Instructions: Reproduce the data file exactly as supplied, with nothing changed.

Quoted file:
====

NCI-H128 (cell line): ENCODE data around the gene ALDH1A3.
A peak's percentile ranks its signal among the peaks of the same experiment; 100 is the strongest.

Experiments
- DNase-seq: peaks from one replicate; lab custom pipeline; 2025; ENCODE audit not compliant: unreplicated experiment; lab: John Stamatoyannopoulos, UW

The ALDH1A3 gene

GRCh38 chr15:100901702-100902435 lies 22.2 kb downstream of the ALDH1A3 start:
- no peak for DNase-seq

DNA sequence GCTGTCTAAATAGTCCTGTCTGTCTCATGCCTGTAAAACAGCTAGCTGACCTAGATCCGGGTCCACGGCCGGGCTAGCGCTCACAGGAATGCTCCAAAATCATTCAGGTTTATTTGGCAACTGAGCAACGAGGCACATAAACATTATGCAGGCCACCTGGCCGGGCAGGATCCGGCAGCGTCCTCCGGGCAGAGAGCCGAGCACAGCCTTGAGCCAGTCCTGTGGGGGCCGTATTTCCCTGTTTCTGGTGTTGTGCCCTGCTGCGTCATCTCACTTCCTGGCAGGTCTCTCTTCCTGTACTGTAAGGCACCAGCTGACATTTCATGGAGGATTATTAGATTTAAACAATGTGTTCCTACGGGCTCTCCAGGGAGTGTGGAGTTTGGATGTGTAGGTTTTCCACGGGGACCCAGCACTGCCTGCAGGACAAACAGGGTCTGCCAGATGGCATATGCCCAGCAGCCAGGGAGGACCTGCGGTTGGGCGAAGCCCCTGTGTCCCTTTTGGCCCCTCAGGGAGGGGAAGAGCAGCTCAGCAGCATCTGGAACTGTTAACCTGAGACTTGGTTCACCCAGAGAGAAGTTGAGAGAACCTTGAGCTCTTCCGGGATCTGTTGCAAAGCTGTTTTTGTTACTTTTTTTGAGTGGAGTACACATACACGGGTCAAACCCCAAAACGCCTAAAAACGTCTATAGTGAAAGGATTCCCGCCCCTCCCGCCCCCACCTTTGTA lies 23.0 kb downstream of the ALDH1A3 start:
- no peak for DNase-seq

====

NCI-H128 (cell line): ENCODE data around the gene ALDH1A3.
A peak's percentile ranks its signal among the peaks of the same experiment; 100 is the strongest.

Experiments
- DNase-seq: peaks from one replicate; lab custom pipeline; 2025; ENCODE audit not compliant: unreplicated experiment; lab: John Stamatoyannopoulos, UW

The ALDH1A3 gene

GRCh38 chr15:100901702-100902435 lies 22.2 kb downstream of the ALDH1A3 start:
- no peak for DNase-seq

DNA sequence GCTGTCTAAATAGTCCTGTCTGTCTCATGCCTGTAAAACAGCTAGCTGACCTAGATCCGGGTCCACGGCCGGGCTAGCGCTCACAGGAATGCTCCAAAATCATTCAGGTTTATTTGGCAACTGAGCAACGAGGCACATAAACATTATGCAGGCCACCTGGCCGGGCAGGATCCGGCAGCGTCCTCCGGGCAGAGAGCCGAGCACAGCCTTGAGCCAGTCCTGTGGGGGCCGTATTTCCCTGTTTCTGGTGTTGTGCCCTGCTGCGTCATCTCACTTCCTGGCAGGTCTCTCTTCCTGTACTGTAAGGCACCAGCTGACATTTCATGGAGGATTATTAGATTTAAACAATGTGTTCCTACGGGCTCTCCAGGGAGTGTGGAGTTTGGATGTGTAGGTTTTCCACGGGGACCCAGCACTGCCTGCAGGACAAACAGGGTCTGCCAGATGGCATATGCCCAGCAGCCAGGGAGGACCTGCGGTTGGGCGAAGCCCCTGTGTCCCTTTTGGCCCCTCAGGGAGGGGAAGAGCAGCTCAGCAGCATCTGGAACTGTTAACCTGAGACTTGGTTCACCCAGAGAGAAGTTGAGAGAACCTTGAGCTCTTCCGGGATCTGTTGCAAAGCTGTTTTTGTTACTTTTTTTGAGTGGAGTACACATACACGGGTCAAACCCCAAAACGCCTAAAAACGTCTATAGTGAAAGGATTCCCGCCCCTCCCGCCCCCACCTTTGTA lies 23.0 kb downstream of the ALDH1A3 start:
- no peak for DNase-seq